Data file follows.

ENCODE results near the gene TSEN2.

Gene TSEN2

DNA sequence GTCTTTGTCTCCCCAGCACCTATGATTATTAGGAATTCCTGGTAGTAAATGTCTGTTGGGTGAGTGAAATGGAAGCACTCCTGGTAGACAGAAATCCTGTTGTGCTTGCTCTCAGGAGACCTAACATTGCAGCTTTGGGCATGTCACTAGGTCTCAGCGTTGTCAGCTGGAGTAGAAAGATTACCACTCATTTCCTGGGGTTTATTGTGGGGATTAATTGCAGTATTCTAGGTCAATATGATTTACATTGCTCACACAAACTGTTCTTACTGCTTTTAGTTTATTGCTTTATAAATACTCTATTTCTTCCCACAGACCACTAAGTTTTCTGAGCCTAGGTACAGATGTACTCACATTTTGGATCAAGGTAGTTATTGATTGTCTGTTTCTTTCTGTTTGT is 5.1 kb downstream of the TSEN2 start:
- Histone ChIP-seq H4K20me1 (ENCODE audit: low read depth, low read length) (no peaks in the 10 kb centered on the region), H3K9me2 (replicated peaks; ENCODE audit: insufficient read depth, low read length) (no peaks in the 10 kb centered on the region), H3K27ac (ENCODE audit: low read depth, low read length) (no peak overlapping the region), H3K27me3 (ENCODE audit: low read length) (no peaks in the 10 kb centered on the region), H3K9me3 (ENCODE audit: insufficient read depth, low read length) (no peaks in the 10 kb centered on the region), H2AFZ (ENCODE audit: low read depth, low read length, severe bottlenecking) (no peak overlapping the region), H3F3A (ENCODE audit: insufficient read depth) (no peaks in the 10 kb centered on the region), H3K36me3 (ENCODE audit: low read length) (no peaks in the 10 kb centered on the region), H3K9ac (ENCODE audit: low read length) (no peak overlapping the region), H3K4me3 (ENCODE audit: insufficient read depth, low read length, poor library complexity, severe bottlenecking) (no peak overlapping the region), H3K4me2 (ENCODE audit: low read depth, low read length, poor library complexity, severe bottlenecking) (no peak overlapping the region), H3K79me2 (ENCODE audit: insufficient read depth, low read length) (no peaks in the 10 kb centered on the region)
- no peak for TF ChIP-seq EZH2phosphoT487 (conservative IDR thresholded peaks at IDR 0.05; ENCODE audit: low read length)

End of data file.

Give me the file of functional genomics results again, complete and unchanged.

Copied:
ENCODE results near the gene TSEN2.

Gene TSEN2

DNA sequence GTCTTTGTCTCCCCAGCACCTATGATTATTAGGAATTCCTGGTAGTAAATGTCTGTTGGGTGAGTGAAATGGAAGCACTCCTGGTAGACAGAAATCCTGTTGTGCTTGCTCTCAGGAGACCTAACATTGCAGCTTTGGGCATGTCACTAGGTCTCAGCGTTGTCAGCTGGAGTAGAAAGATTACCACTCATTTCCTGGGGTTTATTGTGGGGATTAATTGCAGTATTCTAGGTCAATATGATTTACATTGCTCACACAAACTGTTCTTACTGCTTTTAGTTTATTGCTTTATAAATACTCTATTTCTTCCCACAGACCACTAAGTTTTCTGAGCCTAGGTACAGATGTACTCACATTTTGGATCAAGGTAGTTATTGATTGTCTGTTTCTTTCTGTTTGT is 5.1 kb downstream of the TSEN2 start:
- Histone ChIP-seq H4K20me1 (ENCODE audit: low read depth, low read length) (no peaks in the 10 kb centered on the region), H3K9me2 (replicated peaks; ENCODE audit: insufficient read depth, low read length) (no peaks in the 10 kb centered on the region), H3K27ac (ENCODE audit: low read depth, low read length) (no peak overlapping the region), H3K27me3 (ENCODE audit: low read length) (no peaks in the 10 kb centered on the region), H3K9me3 (ENCODE audit: insufficient read depth, low read length) (no peaks in the 10 kb centered on the region), H2AFZ (ENCODE audit: low read depth, low read length, severe bottlenecking) (no peak overlapping the region), H3F3A (ENCODE audit: insufficient read depth) (no peaks in the 10 kb centered on the region), H3K36me3 (ENCODE audit: low read length) (no peaks in the 10 kb centered on the region), H3K9ac (ENCODE audit: low read length) (no peak overlapping the region), H3K4me3 (ENCODE audit: insufficient read depth, low read length, poor library complexity, severe bottlenecking) (no peak overlapping the region), H3K4me2 (ENCODE audit: low read depth, low read length, poor library complexity, severe bottlenecking) (no peak overlapping the region), H3K79me2 (ENCODE audit: insufficient read depth, low read length) (no peaks in the 10 kb centered on the region)
- no peak for TF ChIP-seq EZH2phosphoT487 (conservative IDR thresholded peaks at IDR 0.05; ENCODE audit: low read length)